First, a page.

Powerful Media Tycoon Rupert Murdoch is always keen to get people to pay for the content his organisations create. At a basic level this is only fair and natural.
It is clear that he is operating from a particular mind-set that might, just might be slightly out of touch with a changing world. This mind-set is one that belongs to the 20th century. It is an exploitatitive and extractive mind set that flourishes in the world of transaction and not the world of relationships.
Don't get me wrong. Origination and creation are prized possessions that the originators have every right to benefit from to the fullest extent. But there is something troubling about Mr Murdoch's attitude and intention in regard to his ambtion to stop search engines such as Google citing headlines created by his organisations in search lists.
Can I put my finger what I feel the issue is here? I think it has something to do with the several interconnected things. Firstly the Murdoch Empire must benefit in some way from doing searches to their content mustn't they? Secondly the headlines (whilst orginated in the Murdoch-verse) are merely 'cues' not full content and are no different to newspapers being displayed in shops and on forecourts. Are we going to be charged for 'looking' at his newspapers as we walk past the shelves in shops next or pulling up on a garage forecourt? Thirdly in his bid to control content is he under-estimating the relational and knowledge dimensions of nature of social media? Google and other search engines are primary methods by which people get information about the world. Do we really need, are we really so dependent on Rupert Murdoch for what we know about the world. We have choices too. I don't rely on his organisations to tell me about the world. I'm even thinking that wall to wall 24/7 news coverage is bad for the general psyche of the nation anyhow.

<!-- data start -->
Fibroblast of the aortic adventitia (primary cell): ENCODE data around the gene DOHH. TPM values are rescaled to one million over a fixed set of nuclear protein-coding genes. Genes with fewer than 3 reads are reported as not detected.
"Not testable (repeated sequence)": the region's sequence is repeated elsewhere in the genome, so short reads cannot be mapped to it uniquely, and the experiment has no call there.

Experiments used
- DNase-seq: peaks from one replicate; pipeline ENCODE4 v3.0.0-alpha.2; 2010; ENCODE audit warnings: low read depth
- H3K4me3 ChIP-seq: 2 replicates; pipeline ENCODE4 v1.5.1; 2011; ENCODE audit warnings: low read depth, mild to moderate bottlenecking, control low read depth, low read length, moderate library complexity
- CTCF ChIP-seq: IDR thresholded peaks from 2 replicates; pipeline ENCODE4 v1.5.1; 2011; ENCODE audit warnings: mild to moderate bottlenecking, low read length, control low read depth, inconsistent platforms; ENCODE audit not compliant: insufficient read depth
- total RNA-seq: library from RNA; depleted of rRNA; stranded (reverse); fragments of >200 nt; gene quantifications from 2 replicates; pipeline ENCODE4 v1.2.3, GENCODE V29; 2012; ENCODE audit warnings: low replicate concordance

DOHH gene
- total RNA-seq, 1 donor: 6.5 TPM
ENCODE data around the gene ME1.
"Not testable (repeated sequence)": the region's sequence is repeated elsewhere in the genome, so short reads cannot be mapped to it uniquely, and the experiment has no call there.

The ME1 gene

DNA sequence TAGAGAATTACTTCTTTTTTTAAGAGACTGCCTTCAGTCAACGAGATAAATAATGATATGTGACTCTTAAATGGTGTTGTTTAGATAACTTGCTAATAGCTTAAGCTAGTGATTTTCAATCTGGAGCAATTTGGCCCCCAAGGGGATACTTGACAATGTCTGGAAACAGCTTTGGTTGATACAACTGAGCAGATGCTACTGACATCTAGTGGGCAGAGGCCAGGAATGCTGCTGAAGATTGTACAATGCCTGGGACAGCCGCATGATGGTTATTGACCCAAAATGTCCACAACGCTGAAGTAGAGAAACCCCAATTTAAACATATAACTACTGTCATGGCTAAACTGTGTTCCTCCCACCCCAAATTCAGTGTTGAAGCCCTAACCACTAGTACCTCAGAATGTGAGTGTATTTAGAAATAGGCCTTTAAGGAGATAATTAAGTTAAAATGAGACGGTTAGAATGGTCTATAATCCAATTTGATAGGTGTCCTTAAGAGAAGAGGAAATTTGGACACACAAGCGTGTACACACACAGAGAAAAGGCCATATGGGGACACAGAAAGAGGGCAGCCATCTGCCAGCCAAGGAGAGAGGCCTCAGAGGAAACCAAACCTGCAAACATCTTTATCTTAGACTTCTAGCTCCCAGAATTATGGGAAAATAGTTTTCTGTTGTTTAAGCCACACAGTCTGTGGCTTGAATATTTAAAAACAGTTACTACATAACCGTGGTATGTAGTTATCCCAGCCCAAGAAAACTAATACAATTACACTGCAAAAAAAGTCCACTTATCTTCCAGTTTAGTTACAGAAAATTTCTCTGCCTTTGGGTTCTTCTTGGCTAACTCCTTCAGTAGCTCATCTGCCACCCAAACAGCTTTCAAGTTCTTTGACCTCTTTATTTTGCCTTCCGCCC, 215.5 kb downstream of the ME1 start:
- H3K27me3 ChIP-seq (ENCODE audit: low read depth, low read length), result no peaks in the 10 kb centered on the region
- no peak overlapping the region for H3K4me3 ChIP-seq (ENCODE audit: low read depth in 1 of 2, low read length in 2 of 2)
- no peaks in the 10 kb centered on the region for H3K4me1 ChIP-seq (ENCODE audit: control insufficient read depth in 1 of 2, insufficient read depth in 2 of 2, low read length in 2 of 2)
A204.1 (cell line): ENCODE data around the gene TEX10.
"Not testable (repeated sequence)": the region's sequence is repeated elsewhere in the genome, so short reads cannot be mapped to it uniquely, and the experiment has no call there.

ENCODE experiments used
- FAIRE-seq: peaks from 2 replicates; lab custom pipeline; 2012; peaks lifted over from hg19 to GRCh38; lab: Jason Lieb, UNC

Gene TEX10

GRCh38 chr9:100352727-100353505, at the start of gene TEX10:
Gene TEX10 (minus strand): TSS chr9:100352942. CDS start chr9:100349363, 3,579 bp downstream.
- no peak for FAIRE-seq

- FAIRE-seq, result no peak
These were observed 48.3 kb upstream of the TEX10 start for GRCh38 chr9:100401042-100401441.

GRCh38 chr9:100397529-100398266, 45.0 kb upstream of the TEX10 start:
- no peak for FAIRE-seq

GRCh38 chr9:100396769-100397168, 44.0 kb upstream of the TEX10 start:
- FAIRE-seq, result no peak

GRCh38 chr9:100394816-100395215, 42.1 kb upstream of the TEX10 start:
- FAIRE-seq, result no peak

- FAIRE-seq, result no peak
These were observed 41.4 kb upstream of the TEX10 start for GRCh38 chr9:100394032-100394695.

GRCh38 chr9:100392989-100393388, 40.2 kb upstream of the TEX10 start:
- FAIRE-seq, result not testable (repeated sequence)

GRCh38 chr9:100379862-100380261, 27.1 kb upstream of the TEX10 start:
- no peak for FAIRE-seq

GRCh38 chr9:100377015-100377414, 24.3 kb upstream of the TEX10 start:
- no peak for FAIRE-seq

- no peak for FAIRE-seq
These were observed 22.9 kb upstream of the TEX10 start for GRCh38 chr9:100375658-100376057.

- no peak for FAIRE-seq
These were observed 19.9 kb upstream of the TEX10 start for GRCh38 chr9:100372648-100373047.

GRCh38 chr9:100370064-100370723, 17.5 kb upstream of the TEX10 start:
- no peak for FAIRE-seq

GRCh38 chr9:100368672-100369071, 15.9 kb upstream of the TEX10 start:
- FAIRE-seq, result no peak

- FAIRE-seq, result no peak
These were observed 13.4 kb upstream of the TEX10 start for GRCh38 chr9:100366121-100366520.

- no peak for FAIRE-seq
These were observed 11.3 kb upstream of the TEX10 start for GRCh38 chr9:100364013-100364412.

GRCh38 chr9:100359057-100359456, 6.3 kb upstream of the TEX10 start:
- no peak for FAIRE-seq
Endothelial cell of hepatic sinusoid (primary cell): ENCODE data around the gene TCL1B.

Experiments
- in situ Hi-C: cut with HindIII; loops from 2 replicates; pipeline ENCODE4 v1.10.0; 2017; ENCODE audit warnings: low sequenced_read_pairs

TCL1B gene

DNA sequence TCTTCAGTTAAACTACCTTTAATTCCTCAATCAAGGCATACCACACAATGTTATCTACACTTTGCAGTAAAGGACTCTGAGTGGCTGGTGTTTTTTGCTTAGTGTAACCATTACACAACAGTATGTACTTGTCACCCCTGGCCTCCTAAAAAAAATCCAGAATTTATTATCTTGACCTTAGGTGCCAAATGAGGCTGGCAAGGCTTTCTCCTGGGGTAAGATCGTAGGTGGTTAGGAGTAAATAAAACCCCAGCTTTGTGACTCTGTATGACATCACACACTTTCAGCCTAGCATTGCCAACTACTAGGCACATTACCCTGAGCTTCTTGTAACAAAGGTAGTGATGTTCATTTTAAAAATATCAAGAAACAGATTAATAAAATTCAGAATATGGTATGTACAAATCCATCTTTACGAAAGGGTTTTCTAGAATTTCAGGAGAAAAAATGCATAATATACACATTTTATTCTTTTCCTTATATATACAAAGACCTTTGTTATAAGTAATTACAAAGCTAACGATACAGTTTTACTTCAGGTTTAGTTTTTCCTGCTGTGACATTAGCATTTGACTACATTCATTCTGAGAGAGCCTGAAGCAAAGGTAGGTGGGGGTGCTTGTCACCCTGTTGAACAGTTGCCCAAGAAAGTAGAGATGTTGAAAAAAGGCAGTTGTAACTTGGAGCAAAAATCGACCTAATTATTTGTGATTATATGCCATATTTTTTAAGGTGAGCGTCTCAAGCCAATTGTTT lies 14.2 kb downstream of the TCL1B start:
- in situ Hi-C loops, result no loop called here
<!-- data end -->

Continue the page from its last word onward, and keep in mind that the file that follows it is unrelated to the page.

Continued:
If I have to pay him to find out what he would like to say then I'm not really interested. Imagine...if I was powerful enough and technically sophisticated enough to block him and his staff from reading this post unless they paid $20,000. Now of course he would say that it all about perceived value and that his news headlines are worth more than my blog post. He might have a point, and yet my readers might think otherwise.
If enough people vote with their clicks then Mr Murdoch might just find that he pushed media readers a little too far. What do you reckon?